VIRGINIA UPL OPINION 171
Non-Lawyer Expert Witness Testimony to Judge in Formal Judicial Proceeding.
I am writing in response to your letter of July 8, 1993 requesting an Unauthorized Practice of Law advisory opinion dealing with a non-lawyer expert witness' testimony to a judge in a formal judicial proceeding.
The Committee considered your inquiry at its September 9, 1993 meeting and has directed me to transmit its conclusions to you.
You have indicated that an attorney, representing a plaintiff in an action seeking both a declaratory judgment concerning ownership of real property and damages for removal of coal from the property, has engaged as an expert a non-lawyer who operates a title insurance business with many years of experience searching and reporting on titles, including titles to property in the county involved. The expert has been asked to provide an abstract of title both to the surface and to the minerals.
In addition to testimony regarding the title, the attorney intends to offer expert testimony from the same witness as to the status of legal title as disclosed by his investigation. You indicate that such testimony will require the interpretation of the meaning of documents comprising and affecting the chain of title, and the concepts attendant thereto, along with a knowledge of statutes, general law in the field, and judicial decisions not generally possessed by non-lawyers.
You have asked the Standing Committee on Unauthorized Practice of Law [“Committee???] to opine as to whether testimony to a judge in a formal judicial proceeding constitutes the unauthorized practice of law by the non-lawyer expert witness, either as to testimony concerning his abstract of title or as to his expert opinions and legal conclusions concerning ownership.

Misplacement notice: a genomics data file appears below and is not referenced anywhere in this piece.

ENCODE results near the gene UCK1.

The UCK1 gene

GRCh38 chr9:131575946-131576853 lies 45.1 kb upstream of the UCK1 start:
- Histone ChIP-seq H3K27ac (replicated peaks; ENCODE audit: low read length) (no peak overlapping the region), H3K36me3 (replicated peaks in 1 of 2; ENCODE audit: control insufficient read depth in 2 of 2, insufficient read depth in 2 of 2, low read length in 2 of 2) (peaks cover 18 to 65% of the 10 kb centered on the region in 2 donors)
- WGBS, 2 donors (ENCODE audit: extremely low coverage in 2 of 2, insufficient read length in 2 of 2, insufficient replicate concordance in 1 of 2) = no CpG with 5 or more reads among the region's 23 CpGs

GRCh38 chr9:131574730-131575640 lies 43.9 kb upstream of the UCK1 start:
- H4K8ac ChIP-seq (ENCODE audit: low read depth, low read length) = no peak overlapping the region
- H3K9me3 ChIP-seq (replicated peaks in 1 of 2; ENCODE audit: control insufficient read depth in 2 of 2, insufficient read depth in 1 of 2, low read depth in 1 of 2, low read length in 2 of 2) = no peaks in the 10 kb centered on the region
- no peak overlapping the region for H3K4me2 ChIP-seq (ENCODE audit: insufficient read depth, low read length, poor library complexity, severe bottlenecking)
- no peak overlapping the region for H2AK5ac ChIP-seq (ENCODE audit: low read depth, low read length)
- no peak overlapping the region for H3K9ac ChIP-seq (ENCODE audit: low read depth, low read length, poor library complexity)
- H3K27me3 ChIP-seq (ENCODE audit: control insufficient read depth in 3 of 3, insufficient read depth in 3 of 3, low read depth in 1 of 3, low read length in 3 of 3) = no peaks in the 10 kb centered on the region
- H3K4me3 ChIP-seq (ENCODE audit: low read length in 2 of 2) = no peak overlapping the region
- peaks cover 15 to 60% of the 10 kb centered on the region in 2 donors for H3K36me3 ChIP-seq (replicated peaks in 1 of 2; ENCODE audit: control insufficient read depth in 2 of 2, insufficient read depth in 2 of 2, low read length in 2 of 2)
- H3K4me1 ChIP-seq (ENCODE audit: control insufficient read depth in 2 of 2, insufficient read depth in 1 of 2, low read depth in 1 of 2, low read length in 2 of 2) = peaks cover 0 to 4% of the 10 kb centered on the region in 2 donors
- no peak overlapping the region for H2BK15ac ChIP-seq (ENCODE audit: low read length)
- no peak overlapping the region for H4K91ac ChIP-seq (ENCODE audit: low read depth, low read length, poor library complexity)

The appropriate and controlling Virginia Unauthorized Practice Rule is UPR 1-101(A) which, in pertinent part, precludes a non-lawyer from representing the interest of another before a tribunal. Part Six: Section I: Rules of Supreme Court of Virginia [emphasis added].
The Committee is of the opinion that the circumstances you present, i.e., a non-lawyer expert witness giving testimony in a formal judicial proceeding does not fall under the basic definition of the practice of law since that anticipates that one individual is representing another before a tribunal. Thus, the Committee opines that such expert testimony of a non-lawyer, which is not being offered to the general public, does not constitute the unauthorized practice of law.Committee Opinion
September 23, 1993
Updated: Aug 28, 2006